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Bicycle Barometer, a Nanode project by Richard Pope

James Greig | December 30, 2012

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Unless you are a die-hard cyclist, it’s sometimes hard to know if you should cycle to work, or take public transport. Maybe it’s going to rain, or hail, or snow, or all three. Or perhaps you’re hungover and don’t fancy riding in, but your local tube line is out of action.

Data-hacker Richard Pope has created a smart gadget which takes some of the guesswork out of the equation.

His bicycle barometer makes use of data about the weather, the status of the tube lines he takes to work, and whether his local station is open or shut. This is all reduced to a single value, displayed on a dial with a bike sign at one end and a tube sign at the other.

“For example, if it is raining a bit the dial will move a bit towards the tube sign, but if the tube is suffering delays, it will move a bit back in the other direction. Different data points get different weightings. So for example, snow is more important than a bit of drizzle; the tube station being shut trumps everything.”

Built using a Nanode and a flea market clock, his creation uses data from the Met Office’s Datapoint API combined with TFL’s line status and station status API’s.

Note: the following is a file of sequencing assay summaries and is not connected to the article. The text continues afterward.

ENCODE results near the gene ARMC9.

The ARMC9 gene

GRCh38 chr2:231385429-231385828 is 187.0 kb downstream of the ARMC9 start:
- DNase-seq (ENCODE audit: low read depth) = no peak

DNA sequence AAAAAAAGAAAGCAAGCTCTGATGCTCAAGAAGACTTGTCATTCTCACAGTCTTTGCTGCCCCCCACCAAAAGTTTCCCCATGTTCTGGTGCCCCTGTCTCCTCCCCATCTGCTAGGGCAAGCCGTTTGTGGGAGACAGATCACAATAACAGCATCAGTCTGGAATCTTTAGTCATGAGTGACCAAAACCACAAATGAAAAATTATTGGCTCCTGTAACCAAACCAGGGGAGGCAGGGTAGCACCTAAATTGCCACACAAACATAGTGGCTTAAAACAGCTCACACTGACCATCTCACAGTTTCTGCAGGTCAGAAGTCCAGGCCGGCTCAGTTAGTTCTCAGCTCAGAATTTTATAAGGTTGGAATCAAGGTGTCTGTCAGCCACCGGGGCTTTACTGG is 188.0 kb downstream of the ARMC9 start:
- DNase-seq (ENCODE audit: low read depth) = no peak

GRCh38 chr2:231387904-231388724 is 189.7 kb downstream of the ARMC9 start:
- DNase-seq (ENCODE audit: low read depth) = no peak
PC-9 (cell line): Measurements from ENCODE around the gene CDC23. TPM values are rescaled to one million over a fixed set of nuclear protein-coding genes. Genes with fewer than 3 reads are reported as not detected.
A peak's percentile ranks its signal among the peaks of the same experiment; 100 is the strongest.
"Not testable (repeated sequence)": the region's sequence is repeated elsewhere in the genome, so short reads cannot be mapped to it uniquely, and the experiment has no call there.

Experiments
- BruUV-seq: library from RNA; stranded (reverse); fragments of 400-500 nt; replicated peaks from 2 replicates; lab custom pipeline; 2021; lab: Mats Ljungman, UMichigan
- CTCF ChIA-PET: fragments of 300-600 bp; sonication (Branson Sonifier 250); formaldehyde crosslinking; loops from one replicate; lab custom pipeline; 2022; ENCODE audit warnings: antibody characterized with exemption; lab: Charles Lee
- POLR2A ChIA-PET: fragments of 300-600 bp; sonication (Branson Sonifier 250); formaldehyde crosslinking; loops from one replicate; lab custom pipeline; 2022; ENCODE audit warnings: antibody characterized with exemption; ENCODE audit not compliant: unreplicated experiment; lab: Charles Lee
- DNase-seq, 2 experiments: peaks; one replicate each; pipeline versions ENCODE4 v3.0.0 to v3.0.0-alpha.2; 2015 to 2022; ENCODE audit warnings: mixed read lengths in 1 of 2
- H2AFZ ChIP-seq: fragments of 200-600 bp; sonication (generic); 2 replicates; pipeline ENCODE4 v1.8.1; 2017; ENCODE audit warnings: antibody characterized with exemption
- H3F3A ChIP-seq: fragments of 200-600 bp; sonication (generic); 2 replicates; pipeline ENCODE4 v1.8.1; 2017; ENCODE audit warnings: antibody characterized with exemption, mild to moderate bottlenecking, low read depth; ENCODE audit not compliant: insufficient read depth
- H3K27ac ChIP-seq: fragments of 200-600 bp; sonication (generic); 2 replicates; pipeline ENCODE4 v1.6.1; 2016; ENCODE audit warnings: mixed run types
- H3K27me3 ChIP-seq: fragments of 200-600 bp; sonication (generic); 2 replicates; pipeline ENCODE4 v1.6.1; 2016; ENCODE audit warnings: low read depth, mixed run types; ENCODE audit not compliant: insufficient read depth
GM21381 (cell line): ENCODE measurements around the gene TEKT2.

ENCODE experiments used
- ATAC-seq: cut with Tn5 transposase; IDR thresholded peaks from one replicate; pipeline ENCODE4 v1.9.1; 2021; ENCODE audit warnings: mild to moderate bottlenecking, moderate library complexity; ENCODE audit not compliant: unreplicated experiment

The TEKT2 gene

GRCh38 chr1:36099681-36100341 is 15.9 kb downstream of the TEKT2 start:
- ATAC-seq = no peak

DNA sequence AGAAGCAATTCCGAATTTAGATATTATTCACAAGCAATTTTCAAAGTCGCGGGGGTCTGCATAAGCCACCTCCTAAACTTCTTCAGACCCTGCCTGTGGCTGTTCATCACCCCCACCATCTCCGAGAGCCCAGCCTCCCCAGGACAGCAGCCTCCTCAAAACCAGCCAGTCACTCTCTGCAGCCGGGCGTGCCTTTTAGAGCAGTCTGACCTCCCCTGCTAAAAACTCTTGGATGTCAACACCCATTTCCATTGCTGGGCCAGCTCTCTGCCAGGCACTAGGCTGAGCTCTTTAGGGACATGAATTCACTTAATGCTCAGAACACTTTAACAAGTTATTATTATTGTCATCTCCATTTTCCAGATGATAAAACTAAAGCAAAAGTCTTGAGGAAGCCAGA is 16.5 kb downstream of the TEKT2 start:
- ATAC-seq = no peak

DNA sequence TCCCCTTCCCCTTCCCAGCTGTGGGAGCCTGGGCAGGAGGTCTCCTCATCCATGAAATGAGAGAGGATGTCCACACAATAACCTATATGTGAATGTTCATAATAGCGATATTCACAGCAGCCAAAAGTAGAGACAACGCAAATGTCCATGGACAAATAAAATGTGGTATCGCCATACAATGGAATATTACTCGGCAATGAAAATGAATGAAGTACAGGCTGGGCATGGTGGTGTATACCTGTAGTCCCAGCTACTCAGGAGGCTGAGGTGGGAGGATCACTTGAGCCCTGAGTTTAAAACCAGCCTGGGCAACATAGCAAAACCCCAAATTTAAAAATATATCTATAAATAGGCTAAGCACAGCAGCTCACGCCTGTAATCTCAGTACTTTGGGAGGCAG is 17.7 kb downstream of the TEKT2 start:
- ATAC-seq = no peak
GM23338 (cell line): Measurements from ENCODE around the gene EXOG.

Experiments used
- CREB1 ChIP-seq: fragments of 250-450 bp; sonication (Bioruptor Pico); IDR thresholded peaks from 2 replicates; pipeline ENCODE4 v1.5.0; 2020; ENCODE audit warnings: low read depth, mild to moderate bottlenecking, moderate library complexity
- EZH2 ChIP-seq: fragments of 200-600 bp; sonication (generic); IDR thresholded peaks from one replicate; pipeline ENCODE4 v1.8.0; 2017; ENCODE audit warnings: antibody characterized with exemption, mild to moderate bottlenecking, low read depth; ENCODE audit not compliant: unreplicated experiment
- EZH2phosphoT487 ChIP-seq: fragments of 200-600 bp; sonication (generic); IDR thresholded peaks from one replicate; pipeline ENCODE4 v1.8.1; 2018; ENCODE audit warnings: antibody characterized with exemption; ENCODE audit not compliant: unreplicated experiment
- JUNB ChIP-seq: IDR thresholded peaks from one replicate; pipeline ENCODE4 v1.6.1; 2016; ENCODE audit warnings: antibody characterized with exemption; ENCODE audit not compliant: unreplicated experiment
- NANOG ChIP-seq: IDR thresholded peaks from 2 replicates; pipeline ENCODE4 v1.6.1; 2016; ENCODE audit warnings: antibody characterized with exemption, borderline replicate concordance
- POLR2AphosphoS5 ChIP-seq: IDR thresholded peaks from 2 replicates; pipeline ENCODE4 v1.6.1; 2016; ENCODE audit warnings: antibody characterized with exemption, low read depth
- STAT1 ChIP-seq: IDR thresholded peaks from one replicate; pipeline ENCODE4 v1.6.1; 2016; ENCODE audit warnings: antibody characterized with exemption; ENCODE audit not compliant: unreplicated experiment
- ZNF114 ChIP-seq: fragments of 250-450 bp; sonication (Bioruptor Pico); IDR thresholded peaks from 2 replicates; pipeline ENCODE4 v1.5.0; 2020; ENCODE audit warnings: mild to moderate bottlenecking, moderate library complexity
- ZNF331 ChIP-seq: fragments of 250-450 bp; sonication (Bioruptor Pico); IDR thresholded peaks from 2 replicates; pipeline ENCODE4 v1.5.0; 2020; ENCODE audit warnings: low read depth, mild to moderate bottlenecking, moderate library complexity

Can you tell me a little about the thinking behind the project?
I’m not a total fair weather cyclist, but there are days I do, days I don’t. So I got thinking about the number of variables I weigh up in my head each morning and decided to build something to give my brain a helping hand. I’ve been playing about with Arduinos/Nanodes recently, and have a long standing interest in making better use of government data. So it seemed like the perfect project.

How long have you been using the barometer for?
I’ve only just finished it. But earlier in the year I experimented with custom rain alerts on and they were really helpful and pretty accurate. The plan is to start using it in anger in the new year and tweak the calibration as I go.

What is a Nanode exactly?
Nanode is a programable circuit board that connects to the internet. It makes it easy to build physical things that grab data from the internet, or that publish information to the internet from sensors in the real world. The Nanode project was started by the London Hackspace.

What tips would you give people who are just getting started on their first Nanode/Arduino project?
Just get stuck in and try and build something. There are loads of examples online that people can copy and paste. You don’t need to be a programmer.

Anything else you’d like to add?
Currently I’m only making use of tube data, wind speed, temperature and weather conditions. I’d like to expand it to include pollution and traffic data.

Posted to Journal
by James Greig

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